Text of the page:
15th March 2013
The Lord Chief Justice of Northern Ireland Sir Declan Morgan has given a rare TV interview designed to take the heat out of allegations of partiality between unionists and nationalists in granting bail. He is offering to explain the basis of recent decisions to the Justice Committee of the Northern Ireland Assembly and is making himself available to his most prominent critic, the Democratic Unionist First Minister of the powersharing Executive Peter Robinson. The meeting was in fact pre-arranged but will now take on a more urgent character. His private secretary had earlier sent a letter to the Assembly explaining that in bail decisions judges carefully weigh the risks – such as a risk of flight, likelihood of committing further offences, interfering with witnesses and preservation of public order – against the rights of the untried accused.
“It is essential that they are free to do this independently and without being subject to external influence.”
Now the chief justice has widened his response to add the offer of an appearance before Assembly members and a meeting with the First Minister if he still wants one. As a direct response to a running controversy this move is unprecedented and as I’ll argue shortly, carries risks which Morgan himself will be aware of.
Even post- Troubles Northern Ireland politics is still largely a zero sum game. In this case unionists are up in arms at bail being denied to two ring leaders of sporadic protests at the decision of Belfast City Council to reduce the number of days for flying the Union Jack above the City Hall. One of them Willie Frazer attracts both sympathy and hostility. Four family members including his father, all of them members of the security forces, were killed by the IRA over 10 years. He is head of a movement called FAIR, Families Acting for Innocent (unionist) families which campaigns for justice for victims of the Troubles but specialises in provocative demonstrations and comments. He was refused bail on March 1. At another hearing when bail was refused to another alleged loyalist agitator Jamie Bryson, the judge hit out against “ill informed debate” about bail decisions. This attracted the comment of “ judicial arrogance “ from a DUP minister.
Meanwhile, switching sides, two prominent republicans in south Armagh were granted bail in connection with demonstrations eight years ago in favour of the ( not quite disbanded ) IRA which had been held responsible for the notorious murder of a Belfast man Robert McCartney in 2005. Despite a McCartney family campaign which reached Downing St and the Oval Office, IRA omerta has held. The arrests of the two men Padraic Wilson and Sean Hughes were attacked by Sinn Fein politicians as “ political policing” to counter balance the actions against loyalists. Unionists immediately claimed partiality in deciding bail between republican and loyalists.
I accept that there are grounds for interesting speculation about how and why bail has been granted or refused but this has little to do with the judiciary.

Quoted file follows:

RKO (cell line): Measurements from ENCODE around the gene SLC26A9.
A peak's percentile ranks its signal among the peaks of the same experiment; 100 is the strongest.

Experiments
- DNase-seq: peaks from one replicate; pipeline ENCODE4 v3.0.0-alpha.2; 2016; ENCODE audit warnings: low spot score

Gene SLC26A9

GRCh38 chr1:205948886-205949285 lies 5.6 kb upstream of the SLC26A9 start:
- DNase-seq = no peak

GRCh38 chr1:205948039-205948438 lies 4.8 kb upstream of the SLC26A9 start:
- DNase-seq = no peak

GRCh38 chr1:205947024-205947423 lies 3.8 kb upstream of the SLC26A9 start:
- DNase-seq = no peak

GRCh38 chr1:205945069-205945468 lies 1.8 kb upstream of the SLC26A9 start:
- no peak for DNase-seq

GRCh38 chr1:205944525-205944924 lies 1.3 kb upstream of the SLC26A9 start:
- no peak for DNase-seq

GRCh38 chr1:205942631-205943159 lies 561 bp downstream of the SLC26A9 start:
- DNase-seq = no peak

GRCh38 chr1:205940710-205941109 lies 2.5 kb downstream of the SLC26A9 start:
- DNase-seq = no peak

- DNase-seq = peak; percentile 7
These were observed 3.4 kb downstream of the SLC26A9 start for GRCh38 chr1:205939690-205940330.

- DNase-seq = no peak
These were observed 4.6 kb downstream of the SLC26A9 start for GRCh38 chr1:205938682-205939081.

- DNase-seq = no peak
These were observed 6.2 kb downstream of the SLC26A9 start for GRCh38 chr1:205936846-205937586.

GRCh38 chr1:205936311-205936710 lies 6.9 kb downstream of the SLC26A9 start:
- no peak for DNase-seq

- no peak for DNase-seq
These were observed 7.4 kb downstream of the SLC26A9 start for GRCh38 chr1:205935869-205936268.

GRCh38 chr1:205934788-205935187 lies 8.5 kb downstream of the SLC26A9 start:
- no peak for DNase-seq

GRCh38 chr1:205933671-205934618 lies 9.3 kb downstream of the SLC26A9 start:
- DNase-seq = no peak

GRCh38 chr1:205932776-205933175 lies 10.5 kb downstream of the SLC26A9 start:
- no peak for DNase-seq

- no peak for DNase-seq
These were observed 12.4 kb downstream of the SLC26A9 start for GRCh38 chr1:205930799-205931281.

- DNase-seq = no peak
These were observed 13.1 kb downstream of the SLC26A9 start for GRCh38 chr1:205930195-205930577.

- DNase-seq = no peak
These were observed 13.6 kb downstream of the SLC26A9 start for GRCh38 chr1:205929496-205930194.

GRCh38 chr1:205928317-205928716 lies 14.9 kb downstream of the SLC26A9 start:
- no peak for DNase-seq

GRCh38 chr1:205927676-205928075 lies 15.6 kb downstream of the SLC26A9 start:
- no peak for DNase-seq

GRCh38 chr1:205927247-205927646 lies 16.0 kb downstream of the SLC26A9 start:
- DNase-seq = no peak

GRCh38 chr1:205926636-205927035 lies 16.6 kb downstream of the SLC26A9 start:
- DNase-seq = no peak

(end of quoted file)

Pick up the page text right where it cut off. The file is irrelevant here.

Why charge Hughes and Wilson with IRA membership and encouraging a proscribed organisation in a demo that happened eight years ago? Is this a real new lead in the MCartney case? It doesn’t feel like it but who can tell at this stage? If there is no fire behind the smoke this might be seen as an unnecessarily provocative move just as the very moment a dissident republican attack had been foiled.
Why wait so long to lift the loyalists Frazer and Bryson? That one is easier to speculate about – because it’s better to exploit a lull (if that’s what is it is ) in the flags protest. But we’re unlikely to get straight answers to such questions and certainly not from the judiciary. Answers in some form may emerge from the PSNI and the DPP if charges are proceeded with.
Although the judges – and of course the police and the DPP – are now being attacked by both sides, this is not a full blown crisis between the politicians and the criminal justice system. It even represents a sort of progress. Republicans now argue for fair treatment from the criminal justice system rather than rejecting it altogether. What is happening is a symptom of the tensions created by an underlying shift in power between unionism and nationalism as a result of growing nationalist numbers and the implementation of the equality provisions of the Good Friday Agreement. From time to time there is controversy over where fairness lies and the criminal justice system is caught in the middle.
In an arid zero sum debate – unionist loss is republican gain or vice versa – the judiciary has boldly moved to assert its good faith and educate the politicians in an impartial justice system which like any other body can make mistakes. The risk the chief justice is taking is that is that he may unwittingly feed an appetite for routine explanations of verdicts and sentences and produce disillusion and even louder complaints when he refuses. This could turn the judiciary into what he and his colleagues greatly fear, a political football. Much hangs on Northern Ireland’s politicians behaving responsibly to prevent the judiciary being sucked into their zero sum game.